On The Table Read, “The Best Book Reader Magazine in the UK“, author JJ Barnes explains what a story time-lock is, and how to use one to ramp up the tension in your story as you move towards the climax.
Written by JJ Barnes
Time-locks are a technique in story structure to increase excitement and ramp up the stakes. If your story doesn’t have high stakes, it implies what’s going on doesn’t really matter. If it doesn’t really matter, there’s no real reason to follow that journey and it feels boring. In this post I’ll be explaining how to give your story high stakes by implementing time-locks.
What Is A Time-Lock?
A time-lock is a way of adding pressure to your story. If your Protagonist can keep working on their goals indefinitely, there’s no real pressure, so there’s no real stakes. It just means that they can keep trying and trying and the story has no end point in sight.
However, if they have one chance to get it at one specific time and after that the opportunity is lost forever, that is high stakes.
A time-lock is how you add that pressure by setting a point in time in your story where the Protagonist has to achieve their goal, or accept failure. This means as the event approaches the pressure mounts. They must learn their information or perfect their skills and the conflict is active and intense.
Examples Of Time-Locks
Sports and competition stories are the most naturally occurring place for time-locks. You don’t have to artificially create a reason for that situation because the final competition is right there waiting for your to use.
Whether it’s the singing competition in Pitch Perfect or the final match in Dodgeball, everybody knows what they’re building to. The audience knows the conflict will be resolved at that point. They understand the pressure and why it matters, and they know what they’re hoping for. The motivation and stakes for all involved are clear.
However, you can get time-locks into a story without a competition in the climax. You just need to find a reason why pressure is mounting for a certain point. A reason for your Protagonist to have the potential for failure be right in front of them. It’s now or never.
Court room and police dramas can have court dates where proof must be found to convict a criminal. Fantasy stories can have the alignment of planets or a phase of the moon. Rom-coms can have a ball or event your characters want to attend together. External forces coming together to apply pressure on your character to get it done, or lose their chance forever.
Where I Used Time-Locks
I created a time-lock in Lilly Prospero And The Magic Rabbit. When Lilly goes to Adamantine, a magical research facility, she starts to suspect there could be dangerous things happening. I knew I needed to put pressure on her to learn who she can trust fast or it would just start to plod as she pokes about.
I used the concept of “A Final Gathering.” Something she learns about at Adamantine without knowing whether it’s good or bad, what’s going to happen, or who’s involved. But she knows it is coming, and she knows it’s potentially bad.
Once that pressure is added to Lilly, she has to start making decisions fast. She is forced to become active and take risks and make choices. The pressure and tension are up, the conflict is strong, and the consequences are clear. The story is now headed for a climax that matters.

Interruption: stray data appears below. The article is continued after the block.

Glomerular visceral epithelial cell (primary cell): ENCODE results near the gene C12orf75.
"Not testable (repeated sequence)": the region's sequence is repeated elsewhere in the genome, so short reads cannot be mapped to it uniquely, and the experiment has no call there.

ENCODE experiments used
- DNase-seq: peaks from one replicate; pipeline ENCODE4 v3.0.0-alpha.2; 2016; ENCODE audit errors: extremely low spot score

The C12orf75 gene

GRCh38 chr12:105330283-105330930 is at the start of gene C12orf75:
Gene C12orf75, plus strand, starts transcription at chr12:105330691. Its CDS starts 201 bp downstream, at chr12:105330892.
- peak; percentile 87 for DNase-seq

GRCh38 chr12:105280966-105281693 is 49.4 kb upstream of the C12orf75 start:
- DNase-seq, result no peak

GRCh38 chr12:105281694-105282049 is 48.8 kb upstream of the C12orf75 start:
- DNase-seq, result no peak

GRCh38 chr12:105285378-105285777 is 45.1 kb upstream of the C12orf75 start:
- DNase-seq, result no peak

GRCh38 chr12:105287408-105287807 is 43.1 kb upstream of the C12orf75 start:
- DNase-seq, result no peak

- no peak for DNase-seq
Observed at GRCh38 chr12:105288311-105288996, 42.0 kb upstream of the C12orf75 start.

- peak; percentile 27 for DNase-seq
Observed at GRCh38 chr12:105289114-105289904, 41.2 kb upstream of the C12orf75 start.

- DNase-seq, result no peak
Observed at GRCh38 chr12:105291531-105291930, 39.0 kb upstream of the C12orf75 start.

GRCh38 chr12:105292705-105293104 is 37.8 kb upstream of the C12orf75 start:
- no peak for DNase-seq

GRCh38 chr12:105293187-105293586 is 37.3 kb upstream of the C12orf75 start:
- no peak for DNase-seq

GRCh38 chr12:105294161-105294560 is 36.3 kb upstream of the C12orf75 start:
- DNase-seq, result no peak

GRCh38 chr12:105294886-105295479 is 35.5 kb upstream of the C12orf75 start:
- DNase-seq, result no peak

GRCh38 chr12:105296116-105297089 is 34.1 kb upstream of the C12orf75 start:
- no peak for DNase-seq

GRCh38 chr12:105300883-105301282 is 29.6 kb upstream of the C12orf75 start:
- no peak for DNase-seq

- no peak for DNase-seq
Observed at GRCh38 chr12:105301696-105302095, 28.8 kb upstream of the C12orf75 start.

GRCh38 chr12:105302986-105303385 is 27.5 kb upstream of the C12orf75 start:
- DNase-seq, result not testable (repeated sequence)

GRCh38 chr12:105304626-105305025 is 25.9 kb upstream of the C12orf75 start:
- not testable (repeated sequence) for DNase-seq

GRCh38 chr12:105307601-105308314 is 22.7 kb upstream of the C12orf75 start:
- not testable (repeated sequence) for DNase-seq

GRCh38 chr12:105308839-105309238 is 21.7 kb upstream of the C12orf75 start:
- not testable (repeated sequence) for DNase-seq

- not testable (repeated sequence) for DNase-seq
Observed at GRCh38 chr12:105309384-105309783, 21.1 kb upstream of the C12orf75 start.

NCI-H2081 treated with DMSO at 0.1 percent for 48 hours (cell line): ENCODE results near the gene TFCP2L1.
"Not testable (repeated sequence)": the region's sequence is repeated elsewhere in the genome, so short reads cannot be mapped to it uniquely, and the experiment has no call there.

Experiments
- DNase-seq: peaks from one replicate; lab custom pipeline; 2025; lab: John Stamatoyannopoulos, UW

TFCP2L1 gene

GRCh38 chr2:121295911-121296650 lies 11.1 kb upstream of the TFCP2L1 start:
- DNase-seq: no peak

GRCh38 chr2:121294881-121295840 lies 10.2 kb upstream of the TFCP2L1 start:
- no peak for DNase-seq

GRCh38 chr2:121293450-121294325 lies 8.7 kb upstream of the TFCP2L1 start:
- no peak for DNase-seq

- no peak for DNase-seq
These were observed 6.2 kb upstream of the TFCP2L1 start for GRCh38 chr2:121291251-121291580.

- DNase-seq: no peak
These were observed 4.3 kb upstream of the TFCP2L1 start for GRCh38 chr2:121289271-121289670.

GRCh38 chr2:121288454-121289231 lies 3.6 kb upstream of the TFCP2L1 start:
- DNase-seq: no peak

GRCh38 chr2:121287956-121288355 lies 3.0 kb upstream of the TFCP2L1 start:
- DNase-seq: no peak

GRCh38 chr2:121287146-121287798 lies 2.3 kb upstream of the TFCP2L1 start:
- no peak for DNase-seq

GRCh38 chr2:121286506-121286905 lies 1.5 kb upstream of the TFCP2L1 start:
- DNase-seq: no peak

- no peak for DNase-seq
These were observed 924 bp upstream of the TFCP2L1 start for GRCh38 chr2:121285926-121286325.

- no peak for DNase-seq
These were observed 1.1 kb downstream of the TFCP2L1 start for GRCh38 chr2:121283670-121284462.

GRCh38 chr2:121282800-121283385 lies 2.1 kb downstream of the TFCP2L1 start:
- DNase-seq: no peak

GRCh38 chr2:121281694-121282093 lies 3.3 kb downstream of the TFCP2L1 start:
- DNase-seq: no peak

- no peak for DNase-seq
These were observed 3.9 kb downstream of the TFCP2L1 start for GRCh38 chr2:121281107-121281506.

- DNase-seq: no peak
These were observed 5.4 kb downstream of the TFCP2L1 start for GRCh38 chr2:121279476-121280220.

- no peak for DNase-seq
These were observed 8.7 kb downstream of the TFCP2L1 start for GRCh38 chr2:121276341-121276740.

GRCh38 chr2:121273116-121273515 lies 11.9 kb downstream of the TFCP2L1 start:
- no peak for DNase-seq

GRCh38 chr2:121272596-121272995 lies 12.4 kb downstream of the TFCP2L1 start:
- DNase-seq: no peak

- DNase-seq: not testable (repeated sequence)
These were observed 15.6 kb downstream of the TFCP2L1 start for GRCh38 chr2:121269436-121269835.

How To Write Time-Locks
It won’t always be immediately clear how to write time-locks into your story. If you don’t have a natural event to build to, an exam or competition or wedding etc, then it can be a challenge.
However, if you feel like your story would benefit from some added pressure and a definite end point, you can usually find a way to make time-locks work.
Look at the circumstances of your story. If it’s a love story create an event such as a party or a prom. If your Protagonist is in love with a person, and perhaps competing for their love with another, that event adds immediate pressure and conflict. That time-lock application is an immediate stakes raiser.
In Emerald Wren And The Coven Of Seven the time-lock is more fluid, and this can work too. The time-lock in this story is that a man is hunting for a girl, and the coven know he will find her. The actual specific time and date he will find her they don’t know, but they know it’s soon, and getting closer. If you’re writing a murder mystery or a crime story, you can use this fluid time-lock style. It’s not definite WHEN, but it’s definitely SOON. The danger is coming.
Adding High Stakes
There’s so many styles of story and so many ways you can do this. It doesn’t really matter what the time-lock is, just that it exists and does it job.
Once that pressure is applied to your Protagonist, your story is driving forwards. There’s no time to sit around doing nothing, no time to let your story drag. Your Protagonist will be active and busy, your story will be entertaining and moving, because that time-lock forces it to.
Your character will be motivated, and your audience will understand why. What they want is clear, and if it didn’t matter the time-lock wouldn’t matter either, so your audience will be invested.
A character that is motivated and driven will capture your audiences interest. The high stakes will keep it entertaining. And applying the time-lock is the perfect way to make that happen.
More From JJ Barnes:
I am an author, filmmaker, artist and youtuber, and I am the creator and editor of The Table Read.
You can find links to all my work and social media on my website: www.jjbarnes.co.uk
Buy my books: www.sirenstories.co.uk/books
Follow me on Twitter: @JudieannRose
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